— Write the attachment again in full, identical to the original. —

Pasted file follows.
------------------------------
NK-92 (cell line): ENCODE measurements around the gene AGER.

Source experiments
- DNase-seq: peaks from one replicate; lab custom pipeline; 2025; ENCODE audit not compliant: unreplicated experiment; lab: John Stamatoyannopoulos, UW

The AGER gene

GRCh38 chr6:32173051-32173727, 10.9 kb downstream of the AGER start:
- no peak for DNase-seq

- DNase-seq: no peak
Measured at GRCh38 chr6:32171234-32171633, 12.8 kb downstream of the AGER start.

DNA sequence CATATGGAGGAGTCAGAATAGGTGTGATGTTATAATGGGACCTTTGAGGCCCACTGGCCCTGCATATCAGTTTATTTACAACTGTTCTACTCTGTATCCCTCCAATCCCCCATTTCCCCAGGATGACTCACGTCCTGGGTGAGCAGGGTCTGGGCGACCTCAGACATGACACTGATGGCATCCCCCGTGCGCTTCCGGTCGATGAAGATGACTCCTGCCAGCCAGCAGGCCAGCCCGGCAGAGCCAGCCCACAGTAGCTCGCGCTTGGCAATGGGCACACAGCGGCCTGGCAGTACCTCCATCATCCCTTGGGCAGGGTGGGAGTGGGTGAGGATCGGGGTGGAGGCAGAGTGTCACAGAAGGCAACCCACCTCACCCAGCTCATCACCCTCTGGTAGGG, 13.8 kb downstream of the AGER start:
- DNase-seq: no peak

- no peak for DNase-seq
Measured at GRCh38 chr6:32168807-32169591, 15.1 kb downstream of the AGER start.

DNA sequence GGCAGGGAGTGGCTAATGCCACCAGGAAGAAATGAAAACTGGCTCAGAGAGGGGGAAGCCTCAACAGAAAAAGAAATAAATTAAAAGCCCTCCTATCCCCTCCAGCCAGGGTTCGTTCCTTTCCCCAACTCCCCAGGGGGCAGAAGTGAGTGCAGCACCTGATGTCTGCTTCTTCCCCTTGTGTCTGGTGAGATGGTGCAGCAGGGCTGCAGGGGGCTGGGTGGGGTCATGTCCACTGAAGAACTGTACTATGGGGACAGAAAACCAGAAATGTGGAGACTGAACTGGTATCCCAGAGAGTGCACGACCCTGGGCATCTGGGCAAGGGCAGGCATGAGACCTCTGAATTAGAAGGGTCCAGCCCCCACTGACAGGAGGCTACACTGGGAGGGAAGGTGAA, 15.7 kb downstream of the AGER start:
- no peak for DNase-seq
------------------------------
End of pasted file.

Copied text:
NK-92 (cell line): ENCODE measurements around the gene AGER.

Source experiments
- DNase-seq: peaks from one replicate; lab custom pipeline; 2025; ENCODE audit not compliant: unreplicated experiment; lab: John Stamatoyannopoulos, UW

The AGER gene

GRCh38 chr6:32173051-32173727, 10.9 kb downstream of the AGER start:
- no peak for DNase-seq

- DNase-seq: no peak
Measured at GRCh38 chr6:32171234-32171633, 12.8 kb downstream of the AGER start.

DNA sequence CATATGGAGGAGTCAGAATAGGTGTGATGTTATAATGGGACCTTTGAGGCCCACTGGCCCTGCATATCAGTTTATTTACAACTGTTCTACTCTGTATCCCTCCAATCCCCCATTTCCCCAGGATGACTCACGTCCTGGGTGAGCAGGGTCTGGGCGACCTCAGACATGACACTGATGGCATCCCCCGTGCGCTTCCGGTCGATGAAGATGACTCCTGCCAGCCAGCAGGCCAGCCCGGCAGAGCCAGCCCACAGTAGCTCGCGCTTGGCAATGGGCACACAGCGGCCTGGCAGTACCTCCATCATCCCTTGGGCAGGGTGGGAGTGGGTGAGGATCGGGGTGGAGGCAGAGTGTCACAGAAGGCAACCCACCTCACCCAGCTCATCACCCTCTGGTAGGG, 13.8 kb downstream of the AGER start:
- DNase-seq: no peak

- no peak for DNase-seq
Measured at GRCh38 chr6:32168807-32169591, 15.1 kb downstream of the AGER start.

DNA sequence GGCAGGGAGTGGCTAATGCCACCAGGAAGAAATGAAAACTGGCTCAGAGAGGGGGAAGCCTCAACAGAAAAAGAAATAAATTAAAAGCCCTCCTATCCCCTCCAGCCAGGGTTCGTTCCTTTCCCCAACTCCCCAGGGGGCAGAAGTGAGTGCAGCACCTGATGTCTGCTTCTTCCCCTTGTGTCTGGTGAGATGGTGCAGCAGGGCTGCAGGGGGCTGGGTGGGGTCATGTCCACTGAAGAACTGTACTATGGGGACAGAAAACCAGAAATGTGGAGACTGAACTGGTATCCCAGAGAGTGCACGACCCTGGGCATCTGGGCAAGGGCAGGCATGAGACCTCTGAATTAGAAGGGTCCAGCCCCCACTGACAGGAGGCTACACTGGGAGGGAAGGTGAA, 15.7 kb downstream of the AGER start:
- no peak for DNase-seq